is somewhat parallel to the one I am proposing by taking the terms
'point', 'line', 'circle', etc. in their Euclidean senses. In fact, I
more or less credit you in the footnote for suggesting this idea
(perhaps this is an incorrect attribution, but I believe in giving
credit where credit is due). So capitalizing these terms does call
attention to the differences in these two possible circular geometries.
If my language of Points can be replaced by something like "measuring to
within the tolerances of 1/100th. of an inch" (I claim that there is
some implicit limit in any measurement, even though the measurer may not
think about his assumptions in each case), then that's fine with me. In
that case, the language of Points could be reserved for times when you
are explaining the complete foundations of measurement, which is, after
all, something of a philosophical question.
You then continue:
> I'm surprised that you regard changing a coordinate-system as
> "extreme": to me it seems a rather trivial and practical matter.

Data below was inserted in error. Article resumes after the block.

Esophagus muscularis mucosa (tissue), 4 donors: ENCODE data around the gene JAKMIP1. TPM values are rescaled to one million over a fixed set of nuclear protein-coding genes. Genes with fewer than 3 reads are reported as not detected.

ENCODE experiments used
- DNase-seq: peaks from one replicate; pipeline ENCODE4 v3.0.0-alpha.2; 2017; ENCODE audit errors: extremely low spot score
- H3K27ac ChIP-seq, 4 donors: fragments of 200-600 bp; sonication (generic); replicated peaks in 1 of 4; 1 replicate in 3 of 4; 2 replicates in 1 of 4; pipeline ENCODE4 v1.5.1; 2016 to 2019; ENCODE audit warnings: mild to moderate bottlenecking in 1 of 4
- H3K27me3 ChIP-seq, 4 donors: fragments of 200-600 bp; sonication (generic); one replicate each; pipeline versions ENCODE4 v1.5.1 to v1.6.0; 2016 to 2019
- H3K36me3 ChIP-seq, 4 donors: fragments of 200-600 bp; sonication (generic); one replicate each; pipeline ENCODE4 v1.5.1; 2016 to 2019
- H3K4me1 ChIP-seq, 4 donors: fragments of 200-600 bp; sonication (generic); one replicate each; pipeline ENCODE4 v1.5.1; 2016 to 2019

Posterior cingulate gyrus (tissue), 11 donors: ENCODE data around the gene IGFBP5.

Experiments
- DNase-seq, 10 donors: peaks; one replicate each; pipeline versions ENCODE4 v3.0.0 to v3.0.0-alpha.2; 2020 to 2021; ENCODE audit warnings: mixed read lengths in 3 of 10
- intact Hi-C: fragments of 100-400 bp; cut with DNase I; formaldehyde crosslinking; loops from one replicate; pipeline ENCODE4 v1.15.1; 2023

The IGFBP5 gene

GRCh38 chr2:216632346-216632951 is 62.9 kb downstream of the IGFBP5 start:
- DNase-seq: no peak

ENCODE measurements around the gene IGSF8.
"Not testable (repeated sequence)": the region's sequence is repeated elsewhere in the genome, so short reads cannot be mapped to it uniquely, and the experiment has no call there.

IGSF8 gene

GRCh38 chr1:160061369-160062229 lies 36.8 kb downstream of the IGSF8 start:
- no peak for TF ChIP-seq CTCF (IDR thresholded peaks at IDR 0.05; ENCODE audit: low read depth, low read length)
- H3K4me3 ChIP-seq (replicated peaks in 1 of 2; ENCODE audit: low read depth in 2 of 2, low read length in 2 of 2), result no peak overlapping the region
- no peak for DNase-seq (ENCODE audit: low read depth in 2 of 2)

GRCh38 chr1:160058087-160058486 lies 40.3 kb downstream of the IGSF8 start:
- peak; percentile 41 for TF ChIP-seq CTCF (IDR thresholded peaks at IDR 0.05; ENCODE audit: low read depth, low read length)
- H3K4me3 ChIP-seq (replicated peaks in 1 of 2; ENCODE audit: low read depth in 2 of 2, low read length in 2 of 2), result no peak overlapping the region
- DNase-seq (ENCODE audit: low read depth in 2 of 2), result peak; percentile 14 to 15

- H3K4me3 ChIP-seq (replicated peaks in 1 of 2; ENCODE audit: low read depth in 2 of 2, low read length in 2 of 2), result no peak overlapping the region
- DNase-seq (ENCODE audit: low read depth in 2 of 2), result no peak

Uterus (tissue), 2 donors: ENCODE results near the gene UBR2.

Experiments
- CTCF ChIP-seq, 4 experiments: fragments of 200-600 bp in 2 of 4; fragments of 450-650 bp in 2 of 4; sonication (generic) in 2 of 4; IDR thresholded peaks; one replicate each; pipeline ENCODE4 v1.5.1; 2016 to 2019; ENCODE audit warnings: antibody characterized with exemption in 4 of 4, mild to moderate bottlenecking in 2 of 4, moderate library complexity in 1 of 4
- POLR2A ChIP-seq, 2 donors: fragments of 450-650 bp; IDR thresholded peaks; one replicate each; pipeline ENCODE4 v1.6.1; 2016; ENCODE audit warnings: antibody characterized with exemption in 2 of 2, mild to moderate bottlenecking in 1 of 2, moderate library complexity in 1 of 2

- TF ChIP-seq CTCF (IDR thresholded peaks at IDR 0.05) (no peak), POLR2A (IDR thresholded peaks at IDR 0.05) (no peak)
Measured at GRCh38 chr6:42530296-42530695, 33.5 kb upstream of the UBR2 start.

> I have a suggestion to make. If it's really the case that
> your distinguishing between "points" and "Points" is practical
> rather than theoretical, why not just drop it and use a more
> traditional language in the interests of better communication 
> even if (like many other people) you'd really prefer it if language 
> hadn't developed in the way it has? I say this because talking
> about the use of words is much less valuable than talking about
> the things they represent, and your present terminology has made
> it very difficult (at least for me) to understand what you're
> really trying to say.
RESPONSE: If dropping the use of "Points" will help you understand
better what I am saying, then I am certainly willing to do this. But at
the same time, I find your comments that you "find it very difficult to
understand what [I'm] really trying to say" somewhat frustrating at this
I realize that what I am saying may be difficult to understand when it
is viewed in isolation, rather than as a complete system. Up to this
point, then, I have been fully in sympathy with your comments that you